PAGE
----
18 Recall deficits with preserved recognition memory in limbic encephalitis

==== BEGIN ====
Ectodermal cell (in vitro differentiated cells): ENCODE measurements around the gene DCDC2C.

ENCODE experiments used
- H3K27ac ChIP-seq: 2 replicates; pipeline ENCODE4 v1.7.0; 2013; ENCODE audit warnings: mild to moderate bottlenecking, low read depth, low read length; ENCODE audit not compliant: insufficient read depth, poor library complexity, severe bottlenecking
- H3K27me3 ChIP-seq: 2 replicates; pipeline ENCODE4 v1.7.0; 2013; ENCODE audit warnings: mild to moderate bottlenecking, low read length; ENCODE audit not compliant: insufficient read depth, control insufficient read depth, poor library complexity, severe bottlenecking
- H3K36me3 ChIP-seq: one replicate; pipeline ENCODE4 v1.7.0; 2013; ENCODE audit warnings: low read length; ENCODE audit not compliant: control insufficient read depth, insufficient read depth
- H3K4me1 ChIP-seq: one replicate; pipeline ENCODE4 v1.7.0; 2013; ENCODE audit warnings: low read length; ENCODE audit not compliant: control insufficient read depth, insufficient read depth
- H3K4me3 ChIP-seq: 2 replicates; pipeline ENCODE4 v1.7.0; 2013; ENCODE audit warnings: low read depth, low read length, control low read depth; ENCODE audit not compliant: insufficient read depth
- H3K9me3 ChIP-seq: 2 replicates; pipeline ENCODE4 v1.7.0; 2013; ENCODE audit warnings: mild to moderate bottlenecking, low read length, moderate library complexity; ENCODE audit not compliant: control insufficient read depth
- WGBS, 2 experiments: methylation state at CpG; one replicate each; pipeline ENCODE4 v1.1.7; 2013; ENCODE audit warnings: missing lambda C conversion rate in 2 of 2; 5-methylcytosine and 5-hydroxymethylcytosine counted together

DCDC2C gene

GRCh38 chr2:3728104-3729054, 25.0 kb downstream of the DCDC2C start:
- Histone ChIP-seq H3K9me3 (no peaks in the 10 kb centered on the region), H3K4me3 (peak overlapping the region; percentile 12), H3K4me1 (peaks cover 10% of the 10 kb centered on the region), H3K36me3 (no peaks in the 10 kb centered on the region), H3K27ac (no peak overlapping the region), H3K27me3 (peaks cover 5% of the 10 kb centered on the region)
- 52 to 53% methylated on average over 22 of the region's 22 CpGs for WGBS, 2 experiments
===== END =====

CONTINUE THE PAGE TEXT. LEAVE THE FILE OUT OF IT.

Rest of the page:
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ObjectiveLimbic Encephalitis (LE) is an inflammatory neurological disorder of the medial temporal lobe that causes a memory syndrome. LE with Voltage-Gated Potassium-Channel Complex (VGKC-LE) antibodies preferentially affects the hippocampus: neuro-imaging and post-mortem studies demonstrate hippocampal inflammation with relative sparing of the Para-hippocampal gyrus and other brain areas. Behaviourally, a syndrome is produced characterised by long-term memory impairment, seizures and behavioural disturbances. This patient group allows assessment of the specific role of the hippocampus in recall and recognition memory as well as in other aspects of cognition. Our aim was to characterise this in more detail than has been done before.MethodWe report a study of seven patients with immunologically proven VGKC-LE in which we have carried out a systematic study of cognition including verbal and visual delayed recall and recognition. Each patient was matched by age, gender and IQ with two controls. We assessed pre-morbid intelligence [WTAR], general intelligence [short-form WAIS III], semantic memory [Graded Naming Test], visual perception [VOSP], executive function [Letter and Category Fluency: Trails and Colour-Word interference from [DK-EFS; Hayling-Brixton], memory [AMIPB and Warrington Recognition Memory; Doors and People], autobiographical memory [AMI] and emotion [DASS-21].ResultsWe found consistent and significant deficits in delayed verbal and visual recall but not in recognition memory in patients with VGKC-LE. The autobiographical memory interview showed a dissociation between their personal semantic schedule (unimpaired) and autobiographical incident memory, which was impaired. Patients had low immediate and delayed story recall scores as compared to control participants. There were no other significant differences in neuropsychological testing.ConclusionThis unique patient group can provide insights into the role of the hippocampus in various brain processes. Our work supports models based on a critical hippocampal role in recall but not recognition memory. Ongoing work is further characterising the memory phenotype and its correlation with structural changes in the medial temporal lobe.

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